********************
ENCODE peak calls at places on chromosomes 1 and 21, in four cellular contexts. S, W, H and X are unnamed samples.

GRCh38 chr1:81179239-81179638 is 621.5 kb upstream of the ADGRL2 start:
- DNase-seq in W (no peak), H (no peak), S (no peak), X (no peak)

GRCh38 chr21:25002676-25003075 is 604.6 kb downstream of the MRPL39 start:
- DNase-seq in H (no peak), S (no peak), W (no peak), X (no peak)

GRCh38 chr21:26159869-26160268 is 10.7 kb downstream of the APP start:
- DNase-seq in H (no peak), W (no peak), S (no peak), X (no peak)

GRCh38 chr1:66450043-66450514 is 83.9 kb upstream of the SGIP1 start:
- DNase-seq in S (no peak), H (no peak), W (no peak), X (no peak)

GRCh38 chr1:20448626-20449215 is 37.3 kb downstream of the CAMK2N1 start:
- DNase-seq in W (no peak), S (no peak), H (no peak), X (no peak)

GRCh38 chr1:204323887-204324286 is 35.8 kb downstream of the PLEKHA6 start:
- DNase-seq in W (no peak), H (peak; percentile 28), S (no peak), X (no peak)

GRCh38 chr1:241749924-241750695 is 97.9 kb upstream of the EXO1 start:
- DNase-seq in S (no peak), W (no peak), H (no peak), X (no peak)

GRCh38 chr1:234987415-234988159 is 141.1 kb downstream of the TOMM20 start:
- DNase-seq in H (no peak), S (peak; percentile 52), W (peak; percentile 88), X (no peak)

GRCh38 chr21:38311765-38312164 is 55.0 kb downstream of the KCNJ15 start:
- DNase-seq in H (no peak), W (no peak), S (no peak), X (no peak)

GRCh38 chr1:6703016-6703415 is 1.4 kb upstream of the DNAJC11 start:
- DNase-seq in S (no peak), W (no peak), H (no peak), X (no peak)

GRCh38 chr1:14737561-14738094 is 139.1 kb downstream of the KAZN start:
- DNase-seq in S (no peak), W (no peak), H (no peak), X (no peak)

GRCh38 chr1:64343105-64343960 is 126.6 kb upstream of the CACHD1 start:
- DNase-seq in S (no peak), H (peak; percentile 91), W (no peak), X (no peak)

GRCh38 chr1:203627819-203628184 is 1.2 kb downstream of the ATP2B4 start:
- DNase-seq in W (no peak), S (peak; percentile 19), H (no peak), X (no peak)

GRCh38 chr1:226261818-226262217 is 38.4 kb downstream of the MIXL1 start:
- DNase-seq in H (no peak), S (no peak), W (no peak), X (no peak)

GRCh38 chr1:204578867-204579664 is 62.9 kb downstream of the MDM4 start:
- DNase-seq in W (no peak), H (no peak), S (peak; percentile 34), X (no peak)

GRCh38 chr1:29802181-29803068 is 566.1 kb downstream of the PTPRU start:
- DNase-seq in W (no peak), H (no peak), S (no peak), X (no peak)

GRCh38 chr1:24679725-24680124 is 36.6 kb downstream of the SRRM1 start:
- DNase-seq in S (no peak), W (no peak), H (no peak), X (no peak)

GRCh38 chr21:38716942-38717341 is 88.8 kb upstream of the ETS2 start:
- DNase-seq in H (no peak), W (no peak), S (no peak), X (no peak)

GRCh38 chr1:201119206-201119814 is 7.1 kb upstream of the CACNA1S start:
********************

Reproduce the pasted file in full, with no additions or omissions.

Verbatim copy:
ENCODE peak calls at places on chromosomes 1 and 21, in four cellular contexts. S, W, H and X are unnamed samples.

GRCh38 chr1:81179239-81179638 is 621.5 kb upstream of the ADGRL2 start:
- DNase-seq in W (no peak), H (no peak), S (no peak), X (no peak)

GRCh38 chr21:25002676-25003075 is 604.6 kb downstream of the MRPL39 start:
- DNase-seq in H (no peak), S (no peak), W (no peak), X (no peak)

GRCh38 chr21:26159869-26160268 is 10.7 kb downstream of the APP start:
- DNase-seq in H (no peak), W (no peak), S (no peak), X (no peak)

GRCh38 chr1:66450043-66450514 is 83.9 kb upstream of the SGIP1 start:
- DNase-seq in S (no peak), H (no peak), W (no peak), X (no peak)

GRCh38 chr1:20448626-20449215 is 37.3 kb downstream of the CAMK2N1 start:
- DNase-seq in W (no peak), S (no peak), H (no peak), X (no peak)

GRCh38 chr1:204323887-204324286 is 35.8 kb downstream of the PLEKHA6 start:
- DNase-seq in W (no peak), H (peak; percentile 28), S (no peak), X (no peak)

GRCh38 chr1:241749924-241750695 is 97.9 kb upstream of the EXO1 start:
- DNase-seq in S (no peak), W (no peak), H (no peak), X (no peak)

GRCh38 chr1:234987415-234988159 is 141.1 kb downstream of the TOMM20 start:
- DNase-seq in H (no peak), S (peak; percentile 52), W (peak; percentile 88), X (no peak)

GRCh38 chr21:38311765-38312164 is 55.0 kb downstream of the KCNJ15 start:
- DNase-seq in H (no peak), W (no peak), S (no peak), X (no peak)

GRCh38 chr1:6703016-6703415 is 1.4 kb upstream of the DNAJC11 start:
- DNase-seq in S (no peak), W (no peak), H (no peak), X (no peak)

GRCh38 chr1:14737561-14738094 is 139.1 kb downstream of the KAZN start:
- DNase-seq in S (no peak), W (no peak), H (no peak), X (no peak)

GRCh38 chr1:64343105-64343960 is 126.6 kb upstream of the CACHD1 start:
- DNase-seq in S (no peak), H (peak; percentile 91), W (no peak), X (no peak)

GRCh38 chr1:203627819-203628184 is 1.2 kb downstream of the ATP2B4 start:
- DNase-seq in W (no peak), S (peak; percentile 19), H (no peak), X (no peak)

GRCh38 chr1:226261818-226262217 is 38.4 kb downstream of the MIXL1 start:
- DNase-seq in H (no peak), S (no peak), W (no peak), X (no peak)

GRCh38 chr1:204578867-204579664 is 62.9 kb downstream of the MDM4 start:
- DNase-seq in W (no peak), H (no peak), S (peak; percentile 34), X (no peak)

GRCh38 chr1:29802181-29803068 is 566.1 kb downstream of the PTPRU start:
- DNase-seq in W (no peak), H (no peak), S (no peak), X (no peak)

GRCh38 chr1:24679725-24680124 is 36.6 kb downstream of the SRRM1 start:
- DNase-seq in S (no peak), W (no peak), H (no peak), X (no peak)

GRCh38 chr21:38716942-38717341 is 88.8 kb upstream of the ETS2 start:
- DNase-seq in H (no peak), W (no peak), S (no peak), X (no peak)

GRCh38 chr1:201119206-201119814 is 7.1 kb upstream of the CACNA1S start: